These individuals are good people with welcoming personalities and resilient cognitive traits, which cannot always be predicted by traditional metrics like exam scores. Although no strong empirical evidence currently exists that captures the impact of physicians’ personalities and interpersonal behaviors on patient care delivery, it is not unreasonable to believe that residents who are more positive and supportive can enhance a program’s or organization’s climate. This relationship is not necessarily linear, however, and too much positivity can be detrimental to a team’s collaborative growth (i.e., “toxic positivity”). We must empower residents to not be afraid to take charge and be leaders, even early in their careers. Though more studies are needed, recent literature suggests an inverse relationship between research productivity and leadership capability. Unfortunately, this is contradictory to current recruitment practices, as approximately half of residency program directors (41.0-53.9%) view research as an important factor in offering interviews to applicants, especially in competitive specialties. While objective measurables like research and exam scores are important indicators of medical competency, they do not necessarily predict an applicant’s capability to succeed in residency and be a person that other residents and faculty will want to work alongside for many hours each week.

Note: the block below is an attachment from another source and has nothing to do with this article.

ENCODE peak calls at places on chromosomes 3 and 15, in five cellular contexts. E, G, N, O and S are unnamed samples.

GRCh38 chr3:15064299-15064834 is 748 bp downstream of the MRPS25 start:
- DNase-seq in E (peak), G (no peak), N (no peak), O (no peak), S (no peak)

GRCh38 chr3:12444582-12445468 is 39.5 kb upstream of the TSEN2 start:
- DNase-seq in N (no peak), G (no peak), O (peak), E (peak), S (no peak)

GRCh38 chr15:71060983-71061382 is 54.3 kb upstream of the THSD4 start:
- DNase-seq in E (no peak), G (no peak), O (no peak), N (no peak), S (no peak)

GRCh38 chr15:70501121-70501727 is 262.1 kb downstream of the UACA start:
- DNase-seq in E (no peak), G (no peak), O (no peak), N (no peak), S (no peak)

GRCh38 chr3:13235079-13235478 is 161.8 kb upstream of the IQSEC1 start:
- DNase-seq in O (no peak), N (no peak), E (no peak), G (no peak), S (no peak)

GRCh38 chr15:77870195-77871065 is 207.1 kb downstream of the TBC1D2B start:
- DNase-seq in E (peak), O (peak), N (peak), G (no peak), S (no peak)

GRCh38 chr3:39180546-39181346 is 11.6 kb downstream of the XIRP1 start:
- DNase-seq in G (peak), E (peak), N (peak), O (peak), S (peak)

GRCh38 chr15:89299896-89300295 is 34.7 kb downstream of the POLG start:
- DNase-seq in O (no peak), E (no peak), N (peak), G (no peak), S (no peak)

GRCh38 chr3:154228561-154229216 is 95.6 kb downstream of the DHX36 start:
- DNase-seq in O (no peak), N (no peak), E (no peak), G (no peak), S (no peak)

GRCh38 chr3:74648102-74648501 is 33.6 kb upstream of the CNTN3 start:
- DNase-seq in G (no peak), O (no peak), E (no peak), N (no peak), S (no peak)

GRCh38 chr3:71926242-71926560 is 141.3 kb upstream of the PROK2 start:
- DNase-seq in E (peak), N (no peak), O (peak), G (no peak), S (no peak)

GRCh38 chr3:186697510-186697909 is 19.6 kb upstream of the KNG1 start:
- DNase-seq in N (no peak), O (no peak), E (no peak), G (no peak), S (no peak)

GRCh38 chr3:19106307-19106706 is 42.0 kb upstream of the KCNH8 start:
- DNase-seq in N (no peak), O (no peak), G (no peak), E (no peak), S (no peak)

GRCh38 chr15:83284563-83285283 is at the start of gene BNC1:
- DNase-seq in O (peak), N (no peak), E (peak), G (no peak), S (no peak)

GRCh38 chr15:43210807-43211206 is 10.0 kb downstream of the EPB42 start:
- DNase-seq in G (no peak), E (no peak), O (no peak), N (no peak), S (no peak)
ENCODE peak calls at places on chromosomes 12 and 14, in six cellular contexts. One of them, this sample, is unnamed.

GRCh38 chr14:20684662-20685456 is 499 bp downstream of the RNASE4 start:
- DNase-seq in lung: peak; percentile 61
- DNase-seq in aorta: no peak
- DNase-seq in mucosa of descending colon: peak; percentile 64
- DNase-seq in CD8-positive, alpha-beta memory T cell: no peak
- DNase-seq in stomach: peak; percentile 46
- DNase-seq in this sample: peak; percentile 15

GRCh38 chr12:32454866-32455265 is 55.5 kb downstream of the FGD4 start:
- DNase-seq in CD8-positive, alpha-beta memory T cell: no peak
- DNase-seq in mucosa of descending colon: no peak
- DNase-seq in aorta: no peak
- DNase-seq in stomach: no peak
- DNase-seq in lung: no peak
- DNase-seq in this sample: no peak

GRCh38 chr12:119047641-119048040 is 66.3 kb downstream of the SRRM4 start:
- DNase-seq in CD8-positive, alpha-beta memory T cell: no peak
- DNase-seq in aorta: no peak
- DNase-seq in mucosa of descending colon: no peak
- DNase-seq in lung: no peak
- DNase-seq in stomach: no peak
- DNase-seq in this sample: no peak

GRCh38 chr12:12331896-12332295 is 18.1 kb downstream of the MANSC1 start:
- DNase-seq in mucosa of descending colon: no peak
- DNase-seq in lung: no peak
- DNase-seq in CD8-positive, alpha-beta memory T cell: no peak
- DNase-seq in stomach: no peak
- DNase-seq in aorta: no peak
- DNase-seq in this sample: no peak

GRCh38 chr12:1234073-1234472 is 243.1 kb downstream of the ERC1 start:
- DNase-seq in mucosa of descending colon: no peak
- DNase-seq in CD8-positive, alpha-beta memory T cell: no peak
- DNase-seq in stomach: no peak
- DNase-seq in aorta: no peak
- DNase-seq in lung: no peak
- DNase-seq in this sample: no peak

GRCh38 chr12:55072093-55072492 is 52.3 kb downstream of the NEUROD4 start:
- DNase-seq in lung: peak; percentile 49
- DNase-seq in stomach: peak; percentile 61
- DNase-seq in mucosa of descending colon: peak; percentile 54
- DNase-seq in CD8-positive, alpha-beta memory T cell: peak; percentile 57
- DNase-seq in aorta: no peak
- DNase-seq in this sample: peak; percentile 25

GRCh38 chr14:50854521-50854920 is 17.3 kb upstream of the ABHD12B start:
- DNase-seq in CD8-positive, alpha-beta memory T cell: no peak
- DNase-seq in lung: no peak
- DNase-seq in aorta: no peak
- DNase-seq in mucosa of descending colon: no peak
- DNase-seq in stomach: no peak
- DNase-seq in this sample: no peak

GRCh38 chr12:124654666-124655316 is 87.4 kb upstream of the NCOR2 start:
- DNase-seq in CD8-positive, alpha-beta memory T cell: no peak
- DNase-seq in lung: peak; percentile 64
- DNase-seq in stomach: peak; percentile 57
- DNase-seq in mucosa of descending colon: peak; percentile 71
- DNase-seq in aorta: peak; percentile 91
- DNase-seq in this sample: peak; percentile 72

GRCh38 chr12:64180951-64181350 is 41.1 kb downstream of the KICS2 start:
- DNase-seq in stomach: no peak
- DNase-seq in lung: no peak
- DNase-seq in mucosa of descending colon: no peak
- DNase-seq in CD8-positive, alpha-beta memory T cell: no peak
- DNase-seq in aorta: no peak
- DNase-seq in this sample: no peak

Thus, we need to look for applicants with the intangibles needed to operate successfully in a team, like receptiveness to feedback, time management, performance under stress, and previous positive teamwork experiences, not just applicants with good board scores or lots of publications. We do not need residents who bring others down, but instead build each other up. We need teams with residents who genuinely enjoy spending time with one another because familiarity with teammates’ attitudes, beliefs, and backgrounds is essential in improving the trust, culture, and success of any team in any setting, whether in-person or virtually. Residency is no different.

Paying tribute to Coach Schembechler, then, if we want to create successful residency cultures moving forward in this post-COVID-19 world, we need residents who carry the mindset of “The Team, The Team, The Residency Team.

Who is on your team? Shout them out in the comments.

Casey Schukow, DO, is a first-year pathology resident at Corewell Health’s Beaumont Hospital in Royal Oak, Michigan. Dr. Schukow can be followed on social media through his KiKo page. Dr. Schukow is an ambassador for KiKo (Knowledge In Knowledge Out) but he does not receive financial compensation for this position.

Image by GoodStudio / Shutterstock